European companies are saving a lot of money on software investment and development, due to the existence and emergence of open-source software, a Commission-funded study finds.
DG Enterprise commissioned a study on the economic impact of so-called Free/Libre and Open Source Software (FLOSS) from a research consortium led by the United Nations University’s Maastricht Economic and Social Research and Training Centre on Innovation and Technology (UNU-MERIT). The study is a follow-up to the 2002 FLOSS survey and study, partly prepared by the same source.
The report finds that, in Europe:
- FLOSS market share in Europe is the highest worldwide, with FLOSS applications ranking among the first three in the markets for web servers, server operating systems, desktop operating systems, web browsers, databases, e-mail and other ICT infrastructure systems.
- FLOSS penetration is also among the highest worldwide. The bigger a company is, the more likely it is to use FLOSS.
- Europe is the number one place worldwide for open-source software developers, ahead of North America and Asia. Most FLOSS businesses are still based in the US, but EUrope is quickly catching up, in particular with many small- and medium-sized firms.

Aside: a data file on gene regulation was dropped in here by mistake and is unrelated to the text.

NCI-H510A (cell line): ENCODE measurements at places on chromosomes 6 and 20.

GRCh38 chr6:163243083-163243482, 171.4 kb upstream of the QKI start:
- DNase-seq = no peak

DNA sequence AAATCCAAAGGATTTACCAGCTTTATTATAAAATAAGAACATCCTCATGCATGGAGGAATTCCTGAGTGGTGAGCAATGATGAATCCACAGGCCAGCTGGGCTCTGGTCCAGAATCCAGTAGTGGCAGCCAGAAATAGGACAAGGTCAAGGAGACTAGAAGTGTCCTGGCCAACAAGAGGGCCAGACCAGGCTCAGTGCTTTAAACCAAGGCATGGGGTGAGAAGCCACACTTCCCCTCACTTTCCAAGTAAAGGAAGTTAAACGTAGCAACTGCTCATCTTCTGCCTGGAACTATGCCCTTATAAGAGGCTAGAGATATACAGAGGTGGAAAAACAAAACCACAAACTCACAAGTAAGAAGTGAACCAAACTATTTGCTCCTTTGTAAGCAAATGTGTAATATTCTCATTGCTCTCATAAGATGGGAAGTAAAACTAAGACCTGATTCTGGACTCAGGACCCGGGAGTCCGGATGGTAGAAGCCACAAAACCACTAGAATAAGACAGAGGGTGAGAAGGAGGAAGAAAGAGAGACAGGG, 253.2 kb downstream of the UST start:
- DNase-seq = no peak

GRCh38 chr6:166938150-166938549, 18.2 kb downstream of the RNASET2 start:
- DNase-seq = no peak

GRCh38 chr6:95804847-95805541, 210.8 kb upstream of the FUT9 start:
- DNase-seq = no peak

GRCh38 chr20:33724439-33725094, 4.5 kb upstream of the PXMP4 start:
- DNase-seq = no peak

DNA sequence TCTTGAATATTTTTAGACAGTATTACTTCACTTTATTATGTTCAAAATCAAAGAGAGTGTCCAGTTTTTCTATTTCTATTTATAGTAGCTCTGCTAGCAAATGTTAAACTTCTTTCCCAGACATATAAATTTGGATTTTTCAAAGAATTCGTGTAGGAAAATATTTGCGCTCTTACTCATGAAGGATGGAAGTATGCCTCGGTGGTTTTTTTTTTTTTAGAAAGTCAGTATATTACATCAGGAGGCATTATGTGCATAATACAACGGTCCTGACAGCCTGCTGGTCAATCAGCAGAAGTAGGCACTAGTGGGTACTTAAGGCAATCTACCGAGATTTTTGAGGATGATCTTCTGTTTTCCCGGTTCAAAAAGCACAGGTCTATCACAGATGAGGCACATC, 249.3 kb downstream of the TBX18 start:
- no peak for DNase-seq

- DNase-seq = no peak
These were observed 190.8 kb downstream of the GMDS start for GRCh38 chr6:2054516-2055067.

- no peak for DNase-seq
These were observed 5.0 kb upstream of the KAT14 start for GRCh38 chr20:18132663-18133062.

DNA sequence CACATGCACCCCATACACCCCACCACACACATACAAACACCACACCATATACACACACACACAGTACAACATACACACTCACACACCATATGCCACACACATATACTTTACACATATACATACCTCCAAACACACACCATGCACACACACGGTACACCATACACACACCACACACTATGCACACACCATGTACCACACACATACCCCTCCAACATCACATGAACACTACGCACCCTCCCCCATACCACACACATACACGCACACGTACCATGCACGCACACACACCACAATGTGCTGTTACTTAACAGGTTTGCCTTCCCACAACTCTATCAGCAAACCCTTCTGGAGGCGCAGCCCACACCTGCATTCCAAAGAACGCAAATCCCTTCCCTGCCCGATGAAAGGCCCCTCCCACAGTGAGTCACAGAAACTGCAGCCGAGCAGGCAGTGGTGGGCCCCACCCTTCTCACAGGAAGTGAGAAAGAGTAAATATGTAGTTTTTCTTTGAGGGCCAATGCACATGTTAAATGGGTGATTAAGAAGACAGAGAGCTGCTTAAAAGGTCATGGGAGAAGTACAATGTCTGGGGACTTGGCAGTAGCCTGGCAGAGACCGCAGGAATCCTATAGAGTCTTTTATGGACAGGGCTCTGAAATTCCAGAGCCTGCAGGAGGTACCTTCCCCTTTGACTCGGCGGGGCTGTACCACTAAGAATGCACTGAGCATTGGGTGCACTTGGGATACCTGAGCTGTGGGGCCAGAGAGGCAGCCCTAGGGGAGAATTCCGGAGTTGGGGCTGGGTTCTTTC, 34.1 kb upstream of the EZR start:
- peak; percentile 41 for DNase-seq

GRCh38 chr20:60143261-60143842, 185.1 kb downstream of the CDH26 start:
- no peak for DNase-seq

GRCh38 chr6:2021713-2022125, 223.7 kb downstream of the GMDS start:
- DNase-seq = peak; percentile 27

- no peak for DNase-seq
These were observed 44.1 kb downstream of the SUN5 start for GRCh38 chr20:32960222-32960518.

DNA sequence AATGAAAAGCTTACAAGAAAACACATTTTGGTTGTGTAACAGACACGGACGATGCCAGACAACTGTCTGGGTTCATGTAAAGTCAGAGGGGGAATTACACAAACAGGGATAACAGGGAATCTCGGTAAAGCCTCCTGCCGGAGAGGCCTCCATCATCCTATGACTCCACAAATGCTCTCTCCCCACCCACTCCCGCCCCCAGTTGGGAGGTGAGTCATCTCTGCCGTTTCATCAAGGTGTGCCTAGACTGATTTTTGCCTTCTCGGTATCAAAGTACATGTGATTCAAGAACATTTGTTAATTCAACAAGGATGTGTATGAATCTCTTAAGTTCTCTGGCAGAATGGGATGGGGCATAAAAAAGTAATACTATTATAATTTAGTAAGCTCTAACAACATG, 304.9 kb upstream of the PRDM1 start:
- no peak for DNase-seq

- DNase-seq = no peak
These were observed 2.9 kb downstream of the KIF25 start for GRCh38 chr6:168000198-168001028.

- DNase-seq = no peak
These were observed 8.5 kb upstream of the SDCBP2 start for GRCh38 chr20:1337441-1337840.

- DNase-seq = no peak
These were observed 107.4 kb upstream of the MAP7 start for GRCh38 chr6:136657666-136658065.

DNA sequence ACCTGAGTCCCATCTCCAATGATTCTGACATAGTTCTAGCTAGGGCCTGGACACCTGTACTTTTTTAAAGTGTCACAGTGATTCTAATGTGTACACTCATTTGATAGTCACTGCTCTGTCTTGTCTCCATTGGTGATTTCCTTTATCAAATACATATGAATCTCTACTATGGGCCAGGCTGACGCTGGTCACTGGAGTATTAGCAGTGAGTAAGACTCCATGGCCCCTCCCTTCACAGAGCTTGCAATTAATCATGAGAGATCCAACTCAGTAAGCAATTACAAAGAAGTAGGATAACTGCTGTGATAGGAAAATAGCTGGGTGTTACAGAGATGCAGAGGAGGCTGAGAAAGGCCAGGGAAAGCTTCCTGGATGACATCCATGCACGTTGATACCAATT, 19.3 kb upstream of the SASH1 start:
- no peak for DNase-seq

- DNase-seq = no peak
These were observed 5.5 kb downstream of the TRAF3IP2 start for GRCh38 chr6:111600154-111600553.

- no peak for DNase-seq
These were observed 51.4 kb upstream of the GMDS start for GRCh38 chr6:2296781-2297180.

- The value of quality-controlled Open-Source code available is estimated at €12 billion, with a doubling expected every 18 months to two years.
- The open-source-related economy (firms that contribute to open-source development) represents 565,000 jobs and €263 billion in annual revenues.
- FLOSS-related services could reach a 32% share of all IT services by 2010, and the FLOSS-related share of the economy could reach 4% of European GDP by 2010.
- FLOSS directly supports the 29% share of software that is developed in-house in the EU (43% in the US), and provides the natural model for software development for the secondary software sector.
- FLOSS potentially saves industry more than 36% in software R&D investment that can result in increased profits or be more usefully spent in further innovation.
The study can be seen in the context of an ongoing trench war between Microsoft and open-source companies on the economic impact and ‘Total Cost of Ownership’ (TCO) of open-source applications such as the popular Apache web sever, as compared to rival products such as Microsoft’s Windows Server.